No, not really. Sexy starts in the body, and after a few dozen years, winds up in the mind. If you're smart. Because, like most people have already said, you'll be old one day, too, and you'd like that person to still be there despite your physical ugliness.

But in the meantime, my suggestion is this: you start working out. Get yourself into amazing shape. She'll get jealous at the attention you receive and start to keep up.

I speak this as a man who has a girlfriend who works out more than I do, and whenever I see her spending 30 minutes on a stationary bike, think to myself, "Self, you need to get up off your sorry ass." She's my impetus. Anon, you can be your wife's impetus.
posted by Civil_Disobedient at 8:35 AM on August 29, 2005


Male speaking -

You're 39. You are going through the early stages of your very own *mid-life crisis*. This is a time when you will start to feel trapped in the life you've created (regardless of how good it is in its externals), and you'll start to wonder about choices you made and roads you didn't travel down. You will soon start considering wearing younger clothes, getting a tattoo, and lusting after that red 2-seater. Just get clear - this is about you and the rest of your life, not about your wife.

Here's the golden opportunity that human development offers you. Learn about mid-life crises, work on yourself, use all your creative powers and ideas to make your life more fulfilling and worthwhile. Good for you for acknowledging your dissatifaction. Men sometimes think they either have to just bull through these things by toughing them out, or throw it all overboard and roger the 25 year old hottie. Both of those choices are quite limiting and will come back and seriously bite you when you're turning 50. Start learning how to court those inner voices that are going to help you grow and develop.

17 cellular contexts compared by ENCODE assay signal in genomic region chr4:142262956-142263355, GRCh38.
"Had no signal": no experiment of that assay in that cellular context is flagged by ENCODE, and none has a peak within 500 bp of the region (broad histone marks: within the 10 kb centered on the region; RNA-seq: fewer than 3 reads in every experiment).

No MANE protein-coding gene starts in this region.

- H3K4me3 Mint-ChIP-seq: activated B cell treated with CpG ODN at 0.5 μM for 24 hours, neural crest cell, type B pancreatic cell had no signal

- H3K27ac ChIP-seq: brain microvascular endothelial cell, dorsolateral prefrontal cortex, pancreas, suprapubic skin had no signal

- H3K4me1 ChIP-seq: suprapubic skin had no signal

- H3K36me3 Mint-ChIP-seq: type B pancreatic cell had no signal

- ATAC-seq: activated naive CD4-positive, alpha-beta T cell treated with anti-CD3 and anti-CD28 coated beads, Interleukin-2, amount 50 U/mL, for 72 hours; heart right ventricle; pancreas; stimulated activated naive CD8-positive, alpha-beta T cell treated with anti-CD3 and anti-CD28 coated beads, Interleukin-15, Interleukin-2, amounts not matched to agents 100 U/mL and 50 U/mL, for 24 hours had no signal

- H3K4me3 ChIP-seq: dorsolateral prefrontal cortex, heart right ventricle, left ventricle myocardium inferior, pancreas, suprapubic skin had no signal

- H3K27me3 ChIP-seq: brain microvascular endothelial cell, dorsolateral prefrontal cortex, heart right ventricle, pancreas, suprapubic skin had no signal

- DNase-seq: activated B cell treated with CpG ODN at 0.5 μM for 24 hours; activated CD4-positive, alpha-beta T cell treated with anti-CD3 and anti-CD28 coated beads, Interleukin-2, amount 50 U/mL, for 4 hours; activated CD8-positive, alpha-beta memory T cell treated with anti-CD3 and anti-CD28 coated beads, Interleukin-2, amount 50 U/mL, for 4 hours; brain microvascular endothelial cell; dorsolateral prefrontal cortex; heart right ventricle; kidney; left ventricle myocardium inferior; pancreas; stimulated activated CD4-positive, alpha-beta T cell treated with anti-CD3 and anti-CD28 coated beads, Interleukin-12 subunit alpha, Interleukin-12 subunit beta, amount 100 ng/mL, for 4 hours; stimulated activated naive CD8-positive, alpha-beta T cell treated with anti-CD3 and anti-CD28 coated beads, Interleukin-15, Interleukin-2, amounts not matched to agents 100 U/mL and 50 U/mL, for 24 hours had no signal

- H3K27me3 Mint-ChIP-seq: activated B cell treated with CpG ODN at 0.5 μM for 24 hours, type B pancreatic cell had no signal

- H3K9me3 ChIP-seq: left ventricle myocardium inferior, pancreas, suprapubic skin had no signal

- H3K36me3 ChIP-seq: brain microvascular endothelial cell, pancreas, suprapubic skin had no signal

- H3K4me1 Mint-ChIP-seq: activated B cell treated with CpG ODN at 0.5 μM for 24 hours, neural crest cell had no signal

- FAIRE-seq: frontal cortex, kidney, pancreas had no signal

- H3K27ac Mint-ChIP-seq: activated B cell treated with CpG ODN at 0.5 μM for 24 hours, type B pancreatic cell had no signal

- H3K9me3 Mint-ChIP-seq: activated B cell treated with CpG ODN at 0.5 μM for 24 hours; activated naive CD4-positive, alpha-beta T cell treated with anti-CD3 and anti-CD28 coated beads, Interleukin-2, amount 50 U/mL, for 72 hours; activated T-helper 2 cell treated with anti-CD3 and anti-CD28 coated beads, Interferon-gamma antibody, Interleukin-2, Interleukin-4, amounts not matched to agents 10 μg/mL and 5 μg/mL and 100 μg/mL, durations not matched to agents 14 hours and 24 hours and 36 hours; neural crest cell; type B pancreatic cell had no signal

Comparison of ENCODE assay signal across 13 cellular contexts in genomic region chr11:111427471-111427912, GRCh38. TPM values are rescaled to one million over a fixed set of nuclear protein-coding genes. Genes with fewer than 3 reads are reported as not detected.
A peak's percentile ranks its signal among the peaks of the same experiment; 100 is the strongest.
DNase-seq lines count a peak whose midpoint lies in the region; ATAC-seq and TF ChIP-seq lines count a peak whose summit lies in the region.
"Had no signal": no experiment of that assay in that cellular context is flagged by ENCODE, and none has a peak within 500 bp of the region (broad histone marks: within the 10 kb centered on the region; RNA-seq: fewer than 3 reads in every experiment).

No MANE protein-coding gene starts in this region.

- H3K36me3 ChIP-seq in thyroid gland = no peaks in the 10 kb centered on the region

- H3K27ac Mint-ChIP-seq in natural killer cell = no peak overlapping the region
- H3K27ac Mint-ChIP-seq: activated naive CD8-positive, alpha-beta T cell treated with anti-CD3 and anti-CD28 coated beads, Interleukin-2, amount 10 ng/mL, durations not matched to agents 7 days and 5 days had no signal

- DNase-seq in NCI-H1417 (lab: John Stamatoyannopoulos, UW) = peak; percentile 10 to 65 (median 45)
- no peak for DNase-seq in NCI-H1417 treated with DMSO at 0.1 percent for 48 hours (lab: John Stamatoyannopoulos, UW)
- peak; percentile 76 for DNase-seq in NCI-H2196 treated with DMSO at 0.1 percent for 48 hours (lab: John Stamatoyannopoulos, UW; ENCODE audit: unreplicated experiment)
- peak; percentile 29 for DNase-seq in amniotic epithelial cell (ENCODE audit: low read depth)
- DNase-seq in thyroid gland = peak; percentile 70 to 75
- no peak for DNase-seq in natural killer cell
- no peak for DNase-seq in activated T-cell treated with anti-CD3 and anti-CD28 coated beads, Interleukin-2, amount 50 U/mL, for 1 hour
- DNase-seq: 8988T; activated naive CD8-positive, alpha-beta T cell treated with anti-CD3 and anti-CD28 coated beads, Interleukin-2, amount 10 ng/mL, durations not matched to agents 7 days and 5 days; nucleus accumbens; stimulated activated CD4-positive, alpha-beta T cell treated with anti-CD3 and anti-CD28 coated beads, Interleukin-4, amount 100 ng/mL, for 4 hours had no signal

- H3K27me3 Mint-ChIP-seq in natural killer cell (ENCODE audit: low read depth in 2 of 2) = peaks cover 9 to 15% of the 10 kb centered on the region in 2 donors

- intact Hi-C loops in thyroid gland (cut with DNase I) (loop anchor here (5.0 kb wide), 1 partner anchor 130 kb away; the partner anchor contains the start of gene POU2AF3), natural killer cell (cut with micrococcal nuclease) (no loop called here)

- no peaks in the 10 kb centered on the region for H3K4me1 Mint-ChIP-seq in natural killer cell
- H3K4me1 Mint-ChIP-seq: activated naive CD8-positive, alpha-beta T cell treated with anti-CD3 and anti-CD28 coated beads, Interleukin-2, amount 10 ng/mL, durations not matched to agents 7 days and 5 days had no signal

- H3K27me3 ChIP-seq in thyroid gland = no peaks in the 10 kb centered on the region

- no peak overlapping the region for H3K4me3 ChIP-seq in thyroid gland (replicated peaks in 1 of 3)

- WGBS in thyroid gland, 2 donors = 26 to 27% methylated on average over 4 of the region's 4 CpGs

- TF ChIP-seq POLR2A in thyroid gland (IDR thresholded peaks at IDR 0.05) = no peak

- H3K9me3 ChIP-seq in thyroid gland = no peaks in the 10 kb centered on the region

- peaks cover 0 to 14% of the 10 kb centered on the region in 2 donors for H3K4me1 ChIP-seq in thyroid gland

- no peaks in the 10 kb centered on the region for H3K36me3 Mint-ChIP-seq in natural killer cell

posted by jasper411 at 8:45 AM on August 29, 2005 [1 favorite]


Dude, you're the problem.

That's ridiculous. "You're not finding your wife attractive because you're not trying hard enough." Geesh, for some people physical appearance is a bigger part of the attraction equation than other people. There is nothing wrong with this.
posted by 23skidoo at 9:01 AM on August 29, 2005


"Act as if you have ____, and ____ shall be given to you."

The original ____ was "faith," of course; but I've found it to be true of a lot more. "Act as if."

Also: See C_D above. Great advice. It only takes one person to drastically change the dynamic of a relationship. Step up.
posted by cribcage at 9:18 AM on August 29, 2005


Male here: How physically attracted you are to your wife is not some fact of life you have to deal with. It is a direct result of your own attitude.

What is generally considered attractive in a woman is almost entirely cultural. If you find that your wife does not meet your own standard of beauty, you know (if you reflect a little) and should remember that this standard is not hard-wired into you, and what you find attractive varies from day to day and hour to hour.

More than physical appearance, the attitude you take is the main factor in how you feel. There is a feedback effect, no matter what attitude you adopt, your wife WILL pick up on it, whether she realizes it or not. She feels every hesitation and tic, and also every gaze of numinous loving adoration.

I think 23skidoo is a moron.
posted by sonofsamiam at 9:27 AM on August 29, 2005


How physically attracted you are to your wife is not some fact of life you have to deal with. It is a direct result of your own attitude.

Help me out here, seeing as how I'm a moron. Are you saying that anyone can will themselves to be physically attracted to anyone else?

Because all that I read in your post is that if anonymous gives off positive energy, his wife will pick up on it and feel more attractive. That does nothing to change the fact that anonymous himself isn't physically attracted to his wife presently.
posted by 23skidoo at 9:41 AM on August 29, 2005


Reading this breaks my heart. This could just as easily be me you're talking about. Believe me, she knows.

Please keep a few things in mind: